Re:Nations are stupid (1)

Hognoxious (631665) | more than 3 years ago | (#34190580)

Politics are local.

Debatable, but they're certainly singular.

Firewalls are obsolete?! (1)

Arthur Grumbine (1086397) | more than 3 years ago | (#34188602)

Legacy technologies?!
I don't think that word [wikimedia.org] means what you think it means.

Time for IBM to work on the ZTIC successor? (4, Informative)

mlts (1038732) | more than 3 years ago | (#34188642)

Maybe its time to work on better out of band authentication and confirmation devices.

Take the IBM ZTIC that plugs into a USB port, and communicates encrypted from the device itself to the bank, just using the computer as a passthrough. This is what needs to be worked on, and maybe banks should start handing these out to customers. This way, even if an end user's computer is infected, their bank account couldn't be logged into without the device, and even if someone was to gain access upon logging on, all bank transfers would have to be confirmed on the ZTIC, so a quick transfer of funds would be caught and denied.

Applying this to MMOs, maybe the ZTIC device to confirm character transfers or deletion, as well as be needed to confirm logging on.

The advantage of using the ZTIC device over a cellphone for this is that the ZTIC device is simple -- it isn't a full fledged computer like a cell phone, and only does one task. Of course, exploits might be found, but the attack surface for this device is a lot smaller than a general purpose machine.

Re:Time for IBM to work on the ZTIC successor? (1)

HungryHobo (1314109) | more than 3 years ago | (#34188724)

It still astonishes me how utterly awful the whole credit card system is in terms of security, public key crypto should have made stealing someone's credit card into a physical problem of actually stealing some kind of physical object by now rather than a simple number.
but since it's the merchants who pay the CC companies have no incentive to fix it.

Re:Time for IBM to work on the ZTIC successor? (1)

mlts (1038732) | more than 3 years ago | (#34188952)

It is because the consumer pays for it in the end anyway. For businesses, security has no ROI, so beyond the basic PCI-DSS 2.0 standard, businesses gain nothing by offering better security. Banks don't really care. The credit card makers have it factored into the fees charged merchants, so the fees go up.

Lets say some organization (so people can't say "OMG, it's backdoored by 'x' government or organization") made a generic ZTIC like key. It would have a serial number on it, and a few buttons to help aid pairing. It would be flash updatable via a signed/encrypted ROM that had enough flash space to copy the update. This way, the flash of the BIOS would be atomic (done or rolled back.) It would have the fingerprints of all the organization public keys in its BIOS, so even if a certificate was forged via the SSL tree, it would know if it was fake or not. CRLs could be issued also on the fly just in case.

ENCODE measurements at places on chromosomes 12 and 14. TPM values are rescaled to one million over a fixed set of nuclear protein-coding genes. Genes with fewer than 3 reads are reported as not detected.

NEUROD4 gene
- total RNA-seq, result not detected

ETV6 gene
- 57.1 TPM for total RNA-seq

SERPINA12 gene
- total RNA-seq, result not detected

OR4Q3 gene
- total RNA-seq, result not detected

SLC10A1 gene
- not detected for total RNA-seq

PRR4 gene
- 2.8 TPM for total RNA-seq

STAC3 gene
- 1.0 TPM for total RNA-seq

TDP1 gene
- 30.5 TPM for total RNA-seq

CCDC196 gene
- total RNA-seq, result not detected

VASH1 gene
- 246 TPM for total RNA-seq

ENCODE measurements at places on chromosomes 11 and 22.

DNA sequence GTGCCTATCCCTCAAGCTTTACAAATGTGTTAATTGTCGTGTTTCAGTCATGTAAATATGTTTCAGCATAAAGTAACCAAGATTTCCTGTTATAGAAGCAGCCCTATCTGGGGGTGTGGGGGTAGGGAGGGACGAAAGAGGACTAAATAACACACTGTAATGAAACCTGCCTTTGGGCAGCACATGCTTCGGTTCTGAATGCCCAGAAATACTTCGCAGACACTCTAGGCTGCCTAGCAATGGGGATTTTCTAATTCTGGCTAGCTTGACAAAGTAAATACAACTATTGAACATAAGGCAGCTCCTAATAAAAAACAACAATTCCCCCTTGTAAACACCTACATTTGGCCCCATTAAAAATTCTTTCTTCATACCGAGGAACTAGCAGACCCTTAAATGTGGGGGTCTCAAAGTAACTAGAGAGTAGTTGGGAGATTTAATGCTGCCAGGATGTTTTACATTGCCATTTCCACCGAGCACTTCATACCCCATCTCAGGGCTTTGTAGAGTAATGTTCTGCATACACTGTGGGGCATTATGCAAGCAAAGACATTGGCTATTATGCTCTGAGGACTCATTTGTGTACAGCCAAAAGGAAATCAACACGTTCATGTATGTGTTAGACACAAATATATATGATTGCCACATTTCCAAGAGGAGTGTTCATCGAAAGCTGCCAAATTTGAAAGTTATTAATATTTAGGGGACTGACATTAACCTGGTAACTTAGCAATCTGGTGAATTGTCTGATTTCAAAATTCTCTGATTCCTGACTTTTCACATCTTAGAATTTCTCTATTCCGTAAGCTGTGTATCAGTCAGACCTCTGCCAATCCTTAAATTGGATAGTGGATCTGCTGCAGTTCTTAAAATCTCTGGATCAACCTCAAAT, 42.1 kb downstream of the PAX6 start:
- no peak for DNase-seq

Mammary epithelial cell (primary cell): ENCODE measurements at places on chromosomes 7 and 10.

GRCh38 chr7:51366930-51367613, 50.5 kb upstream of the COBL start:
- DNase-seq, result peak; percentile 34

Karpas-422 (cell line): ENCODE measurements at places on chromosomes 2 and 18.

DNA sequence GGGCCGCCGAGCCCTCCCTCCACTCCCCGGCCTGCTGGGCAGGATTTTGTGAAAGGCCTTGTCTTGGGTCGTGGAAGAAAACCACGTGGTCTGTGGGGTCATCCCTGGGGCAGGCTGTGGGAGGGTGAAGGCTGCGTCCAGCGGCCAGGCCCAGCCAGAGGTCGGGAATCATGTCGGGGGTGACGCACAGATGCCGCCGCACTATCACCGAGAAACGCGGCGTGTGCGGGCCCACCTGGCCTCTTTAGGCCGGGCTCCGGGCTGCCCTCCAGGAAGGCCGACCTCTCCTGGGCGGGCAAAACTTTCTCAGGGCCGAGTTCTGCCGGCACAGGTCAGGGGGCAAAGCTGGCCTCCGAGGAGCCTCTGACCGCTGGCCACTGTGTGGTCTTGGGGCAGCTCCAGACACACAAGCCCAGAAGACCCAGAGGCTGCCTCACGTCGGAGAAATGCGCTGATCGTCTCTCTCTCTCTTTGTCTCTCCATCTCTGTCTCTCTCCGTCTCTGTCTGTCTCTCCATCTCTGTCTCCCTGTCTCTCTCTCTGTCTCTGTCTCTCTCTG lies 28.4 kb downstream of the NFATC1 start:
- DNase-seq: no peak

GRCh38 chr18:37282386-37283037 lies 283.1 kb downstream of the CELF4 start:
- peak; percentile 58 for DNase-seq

If someone gave or sold a device for a nominal fee, it would change the landscape of security as we know it. Even stuff simple as an E-mail account, where someone would be prompted on the device if they wanted to send a message, make profile changes, or whatnot would win battles in the war against spam and ID theft. Similar if an eBay account prompted to confirm address changes on a device, or confirm/decline listings.

The key with this device is to keep it as simple as possible. It should just show a lot of detailed text, with a detailed confirm/deny and the consequences for such actions.

Re:Time for IBM to work on the ZTIC successor? (0)

Anonymous Coward | more than 3 years ago | (#34188790)

What will happen is end users will simply leave the ZTIC plugged into their computer ready for the next zero-day exploit payload to activate it.

Re:Time for IBM to work on the ZTIC successor? (2, Interesting)

httptech (5553) | more than 3 years ago | (#34188878)

Have a look at Cronto - it's an out-of-band authentication system, similar to ZTIC but doesn't use an electrical connection to the computer that could be impacted by a malware infection on the PC. Instead it transfers encrypted/signed transaction details via visual code to the Cronto device (or Cronto app running on a camera-enabled smartphone). There are a few other similar systems from other vendors, but Cronto is the only one I've seen with a mobile app so far.

Re:Time for IBM to work on the ZTIC successor? (1)

mlts (1038732) | more than 3 years ago | (#34189016)

The difference between Cronto and other apps that run on a phone versus a ZTIC is that the ZTIC is a very simple device and only does one function in life.

Because of this, it is a lot harder to compromise, than a targeted attack that compromised cellphones, and PCs, which makes multiple factor authentication moot.